By Delece Smith-Barrow
The Hechinger Report
WASHINGTON – Rep. Maxine Waters (D-Calif.) is starting off the school year with a message for current and prospective college students: Stay away from for-profit colleges.
Waters spoke at a panel discussion this week after a showing of Fail State, a documentary that explores how some for-profit colleges trick students into taking on insurmountable debt and enrolling in degree programs that will result in few to no job prospects. In one scene, a student explains how the course he took instructed him to watch YouTube videos to learn how to design video games.
The National Student Legal Defense Network sponsored the screening, which took place at the Carnegie Institution for Science in Washington, D.C. The panel also included John B. King, Jr., former Secretary of Education; Wade Henderson, former president and CEO of the Leadership Conference on Civil and Human Rights; and Fail State’s director, Alex Shebanow. MarketWatch reporter Jillian Berman moderated the conversation.
Waters is featured in the documentary as someone who has long fought for tighter regulations of these institutions. Her state was home to Corinthian Colleges, a for-profit school that had 23 campuses in California as well as online programs. It closed in 2015 and a year later was ordered to pay $1.1 billion to students and in civil penalties for abusive practices that left thousands of students in debt.
The documentary shows how some for-profit colleges are able to take advantage of students because of the close relationship school leaders have with elected officials.
“This is probably one of the biggest rip-offs and scandals in government of all time,” Waters said. “Some of the people who’ve been involved in assisting these for-profit schools and universities are people who are considered good legislators.”
To make that point, the film shows photographs of Bill Clinton (who was paid millions as an honorary chancellor for Walden University) and House minority leader Nancy Pelosi (who has praised John Sperling, the University of Phoenix’s cofounder, for improving access to higher education). Both those schools have made headlines for mistreating students.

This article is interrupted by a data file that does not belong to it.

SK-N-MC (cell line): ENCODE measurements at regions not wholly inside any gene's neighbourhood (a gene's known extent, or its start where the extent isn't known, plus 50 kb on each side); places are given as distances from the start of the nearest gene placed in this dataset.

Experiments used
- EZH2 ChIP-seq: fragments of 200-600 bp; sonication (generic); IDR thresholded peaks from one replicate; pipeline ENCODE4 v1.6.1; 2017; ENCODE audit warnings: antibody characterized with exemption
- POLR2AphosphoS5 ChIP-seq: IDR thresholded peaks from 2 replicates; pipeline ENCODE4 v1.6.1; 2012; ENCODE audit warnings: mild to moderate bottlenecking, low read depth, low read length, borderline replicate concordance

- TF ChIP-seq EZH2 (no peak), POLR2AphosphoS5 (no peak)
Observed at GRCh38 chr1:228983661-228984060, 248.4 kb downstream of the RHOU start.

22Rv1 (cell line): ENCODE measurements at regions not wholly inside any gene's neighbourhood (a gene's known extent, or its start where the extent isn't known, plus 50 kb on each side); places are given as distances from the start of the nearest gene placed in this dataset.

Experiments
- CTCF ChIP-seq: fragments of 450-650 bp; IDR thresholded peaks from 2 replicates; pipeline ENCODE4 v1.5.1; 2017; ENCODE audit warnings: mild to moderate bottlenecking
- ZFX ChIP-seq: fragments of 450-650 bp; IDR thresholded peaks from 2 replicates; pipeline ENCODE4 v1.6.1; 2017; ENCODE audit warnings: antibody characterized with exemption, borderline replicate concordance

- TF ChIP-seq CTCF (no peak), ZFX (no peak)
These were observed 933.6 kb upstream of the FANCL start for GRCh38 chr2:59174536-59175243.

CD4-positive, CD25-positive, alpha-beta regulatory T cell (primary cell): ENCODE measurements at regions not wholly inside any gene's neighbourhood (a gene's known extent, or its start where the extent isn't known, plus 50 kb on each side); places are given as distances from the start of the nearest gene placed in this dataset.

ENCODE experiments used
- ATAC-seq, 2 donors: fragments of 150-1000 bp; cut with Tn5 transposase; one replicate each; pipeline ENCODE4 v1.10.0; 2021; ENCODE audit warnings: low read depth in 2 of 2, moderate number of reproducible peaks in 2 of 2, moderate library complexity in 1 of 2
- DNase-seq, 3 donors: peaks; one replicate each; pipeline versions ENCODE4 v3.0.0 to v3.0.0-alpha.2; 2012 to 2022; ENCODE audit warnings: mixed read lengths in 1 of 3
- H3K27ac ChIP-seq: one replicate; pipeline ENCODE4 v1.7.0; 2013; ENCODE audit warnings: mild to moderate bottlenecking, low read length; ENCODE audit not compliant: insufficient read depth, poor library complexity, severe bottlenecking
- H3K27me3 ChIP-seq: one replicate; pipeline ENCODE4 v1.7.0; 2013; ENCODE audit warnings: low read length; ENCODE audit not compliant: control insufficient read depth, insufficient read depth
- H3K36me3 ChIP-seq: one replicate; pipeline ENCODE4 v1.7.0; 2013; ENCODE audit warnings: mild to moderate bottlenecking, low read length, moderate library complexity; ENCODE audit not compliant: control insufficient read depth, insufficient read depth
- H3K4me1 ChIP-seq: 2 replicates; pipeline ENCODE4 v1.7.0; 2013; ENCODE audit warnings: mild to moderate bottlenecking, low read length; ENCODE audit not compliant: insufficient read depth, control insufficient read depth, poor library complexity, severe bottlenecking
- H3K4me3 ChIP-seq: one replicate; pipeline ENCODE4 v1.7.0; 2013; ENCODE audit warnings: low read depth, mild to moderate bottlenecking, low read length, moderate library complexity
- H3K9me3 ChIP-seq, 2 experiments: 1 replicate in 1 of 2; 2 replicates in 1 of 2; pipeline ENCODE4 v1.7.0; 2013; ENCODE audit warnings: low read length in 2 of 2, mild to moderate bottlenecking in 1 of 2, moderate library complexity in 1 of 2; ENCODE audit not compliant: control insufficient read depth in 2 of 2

Because the for-profit industry has strong connections with Capitol Hill politicians, the film argues, many public servants are focused on keeping these schools in business, no matter how unscrupulous their practices.
King, who was seated next to Waters, said, “Elections have consequences.”
One of Waters’ recommendations for fixing the broken system is to oust Betsy DeVos, the current secretary of education. In August, DeVos proposed legislation that would make it harder for students to have their federal student loan debt forgiven if they attended a school that had engaged in misconduct.
“We have got to change the leadership,” Waters said. “She has never seen the inside of a classroom. She has never served on the P.T.A. She’s never been on a education board in a city.”
Waters, a former teacher, urged the audience to consider the motives of those in power who favor for-profit colleges: “Why is she there? And who is she there for? And why was she appointed?” And, not to leave out Donald Trump, who also ran a for-profit institution that was sued for fraud, Waters asked: “And why is he president?”
This story about for-profit colleges was produced by The Hechinger Report, a nonprofit, independent news organization focused on inequality and innovation in education. Sign up for the Hechinger newsletter.